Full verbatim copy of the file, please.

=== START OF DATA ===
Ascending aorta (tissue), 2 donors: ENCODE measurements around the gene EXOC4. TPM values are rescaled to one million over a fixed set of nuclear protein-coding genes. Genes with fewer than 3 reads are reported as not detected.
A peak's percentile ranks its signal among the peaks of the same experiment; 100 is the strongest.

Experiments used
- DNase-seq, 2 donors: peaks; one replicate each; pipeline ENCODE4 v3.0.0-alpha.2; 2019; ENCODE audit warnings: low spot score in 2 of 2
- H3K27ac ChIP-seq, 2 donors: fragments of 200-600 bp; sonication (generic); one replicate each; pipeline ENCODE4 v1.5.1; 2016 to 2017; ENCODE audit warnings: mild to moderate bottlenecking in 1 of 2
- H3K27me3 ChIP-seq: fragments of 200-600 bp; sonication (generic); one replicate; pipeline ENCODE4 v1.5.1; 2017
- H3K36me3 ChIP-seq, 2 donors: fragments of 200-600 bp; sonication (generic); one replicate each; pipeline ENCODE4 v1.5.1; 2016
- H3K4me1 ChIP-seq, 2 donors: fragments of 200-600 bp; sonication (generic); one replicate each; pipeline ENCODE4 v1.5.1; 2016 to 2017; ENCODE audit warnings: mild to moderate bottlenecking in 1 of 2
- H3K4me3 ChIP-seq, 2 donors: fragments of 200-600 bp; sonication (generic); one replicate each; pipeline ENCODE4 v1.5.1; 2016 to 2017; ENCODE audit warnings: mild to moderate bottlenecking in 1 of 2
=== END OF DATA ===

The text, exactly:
Ascending aorta (tissue), 2 donors: ENCODE measurements around the gene EXOC4. TPM values are rescaled to one million over a fixed set of nuclear protein-coding genes. Genes with fewer than 3 reads are reported as not detected.
A peak's percentile ranks its signal among the peaks of the same experiment; 100 is the strongest.

Experiments used
- DNase-seq, 2 donors: peaks; one replicate each; pipeline ENCODE4 v3.0.0-alpha.2; 2019; ENCODE audit warnings: low spot score in 2 of 2
- H3K27ac ChIP-seq, 2 donors: fragments of 200-600 bp; sonication (generic); one replicate each; pipeline ENCODE4 v1.5.1; 2016 to 2017; ENCODE audit warnings: mild to moderate bottlenecking in 1 of 2
- H3K27me3 ChIP-seq: fragments of 200-600 bp; sonication (generic); one replicate; pipeline ENCODE4 v1.5.1; 2017
- H3K36me3 ChIP-seq, 2 donors: fragments of 200-600 bp; sonication (generic); one replicate each; pipeline ENCODE4 v1.5.1; 2016
- H3K4me1 ChIP-seq, 2 donors: fragments of 200-600 bp; sonication (generic); one replicate each; pipeline ENCODE4 v1.5.1; 2016 to 2017; ENCODE audit warnings: mild to moderate bottlenecking in 1 of 2
- H3K4me3 ChIP-seq, 2 donors: fragments of 200-600 bp; sonication (generic); one replicate each; pipeline ENCODE4 v1.5.1; 2016 to 2017; ENCODE audit warnings: mild to moderate bottlenecking in 1 of 2